Science Sunday: edible cell model for elementary kids

 

My kids amuse me at times.  Their grandparents came into town and they were telling the grandparents all about what they’d learned in school.  I eagerly waited for them to tell all about the cell, and how we made an edible cell model.

Is that what they talked about?

No.

Instead they talked about the Egyptians, and how they mummified the dead bodies to prevent decay, and that God taught the Hebrews to wash their hands so they wouldn’t get germs.  They talked all about how the ancient Greeks created theories, but never tested them, so their theories were bad.

So much for my fantastic hands on lesson sticking in their heads.  But, maybe this edible cell model will stick in your kids heads.

create an edible cell sandwich

Supplies for edible cell model:

slice of bread, peanut butter, chocolate chips, almost slivers, M&Ms, butterscotch chips, coconut {Yes, this project is not good for those with peanut allergies, but you can substitute another spread and other items for the allergen causing items, these are just favorites of my kids}

How to make an edible cell model

edible cell model 1

First generously cover your slice of bread with peanut butter, this will be the cytoplasm the organelles float in.

edible cell model 2

Then add some almond slivers for mitochondria.  Maybe take a few extra to eat because you’re hungry.

edible cell 3 and 4

Then add some shaved coconut for golgi bodies, those are like the grocery stores.  Some chocolate chips for lysosomes.  The kids were really looking forward to eating these at this point.

edible cell 5 6 and 7

Then completely forget about taking pictures step by step and get busy adding stuff because you’re hungry.

So add some butterscotch chips as endoplasmic reticulum (ER), the delivery men of the cell.  M&Ms for centrioles, the “mommies” of the cell.  Finally add a Rolo for the nucleus, the government body of the cell.

Of course at the very end you eat your cell, with much hungry ravenous noises.  We opted to do so while watching The Magic School Bus {affiliate link} on Netflix, where I was very disappointed to discover the episode about cells is not on instant cue, and I might have to break down and buy the series.  Instead we watched the episode about somebody being sick (can’t remember the character’s name).

cell diagram

Afterwards we did one last review by drawing a cell diagram.  Which led to the kids fully visualizing the cell descriptions, the boys drawing soldiers for the lysosomes, and delivery trucks for the ER.  It really cracked me up to see them alter on.  When they were describing everything in the cell to Jeff they could tell him the jobs of the different parts, but couldn’t remember the name.  So I see that as a future review opportunity.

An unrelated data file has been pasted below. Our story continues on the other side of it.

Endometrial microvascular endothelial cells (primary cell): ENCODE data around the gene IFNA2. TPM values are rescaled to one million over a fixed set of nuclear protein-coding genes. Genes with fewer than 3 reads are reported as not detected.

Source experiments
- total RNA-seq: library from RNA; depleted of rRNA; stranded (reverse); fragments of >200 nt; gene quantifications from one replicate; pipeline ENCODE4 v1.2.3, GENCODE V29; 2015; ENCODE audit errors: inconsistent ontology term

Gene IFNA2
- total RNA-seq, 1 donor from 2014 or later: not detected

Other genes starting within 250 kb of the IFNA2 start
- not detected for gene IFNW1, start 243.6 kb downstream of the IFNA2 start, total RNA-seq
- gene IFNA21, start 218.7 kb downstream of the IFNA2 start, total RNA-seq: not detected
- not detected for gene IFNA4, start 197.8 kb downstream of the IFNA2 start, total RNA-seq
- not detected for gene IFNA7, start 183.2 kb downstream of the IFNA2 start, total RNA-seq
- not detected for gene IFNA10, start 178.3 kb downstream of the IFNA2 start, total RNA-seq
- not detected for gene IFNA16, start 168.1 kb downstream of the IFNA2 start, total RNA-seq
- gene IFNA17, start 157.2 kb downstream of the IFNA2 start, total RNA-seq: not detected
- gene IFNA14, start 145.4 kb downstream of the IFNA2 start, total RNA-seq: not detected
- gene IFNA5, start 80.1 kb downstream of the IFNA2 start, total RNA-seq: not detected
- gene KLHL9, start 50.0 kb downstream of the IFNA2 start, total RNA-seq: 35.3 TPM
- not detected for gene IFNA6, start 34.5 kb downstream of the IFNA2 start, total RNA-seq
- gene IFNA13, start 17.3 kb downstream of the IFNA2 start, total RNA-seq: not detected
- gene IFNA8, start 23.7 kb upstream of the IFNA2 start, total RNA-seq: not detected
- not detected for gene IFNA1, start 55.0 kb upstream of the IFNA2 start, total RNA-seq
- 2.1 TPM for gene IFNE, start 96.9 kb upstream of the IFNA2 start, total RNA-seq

Other Edible cell models

Pizza model

Cell cake

Jello cell

Candy cell

Let’s see what others did this week:

Each week I’m spotlighting a few posts that were shared previously.  Many posts get linked up later in the week and they don’t always get as many clicks as they deserve, so I’m trying to spotlight a few every week.

I learned from this post that there is airborne yeast in the air, and you can use it to make a starter for sourdough bread.  Thanks to Angellicscalliwags for sharing it.

 

Highhill Homeschool shared a density of solids experiment that I’m going to use this year when we reach Archimedes.

 

I am in love with this astronomy and space flight activity from All Things Beautiful.

 

Trillium Montessori shared how they organize their thematic supplies and materials.  Since they always share great science ideas I really enjoyed seeing how they organize.

 

Photobucket

<div align="center"><a href="http://adventuresinmommydom.org/category/science-sunday/" title="Science Sunday"><img src="http://i1097.photobucket.com/albums/g344/Ticia1/AiMScienceSundaycopy.jpg" alt="Science Sunday" style="border:none;" /></a></div>

Now link up your SCIENCE posts for the week, and then visit some of the other posts linked up and say hi. I’m going to be pinning, commenting, FBing or tweeting all of the posts linked up as the week goes by.  {I got behind commenting last week, between starting school, and cleaning for visiting family, I haven’t promoted your posts yet, that’s on my to do list today.}

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18 thoughts on “Science Sunday: edible cell model for elementary kids

  1. Wow, the cell model is pretty impressive (and tasty!). I can see though why they are more excited about Egyptians then about cell study – after all, there are so many of those big, hard-to-remember, words in any cell study. This is something that I am putting off until daughter is at all interested in all those details :)

    • As I thought about it later, I could see too, but it really cracked me up, they just were not sharing about that cell.

    • It was great, science lesson and lunch all at once. The kids were nuts for it (no pun intended).

      I have seen sooooo many edible cells linked up here, and everyone has their own take on it. It’s really helped me with my planning.

  2. I love your cell model too! We’ve done one with playdoh but edible ones are so much more fun. We’ll have to do ours with fruit and veggies because we have multiple allergies! Might force me to be more created.

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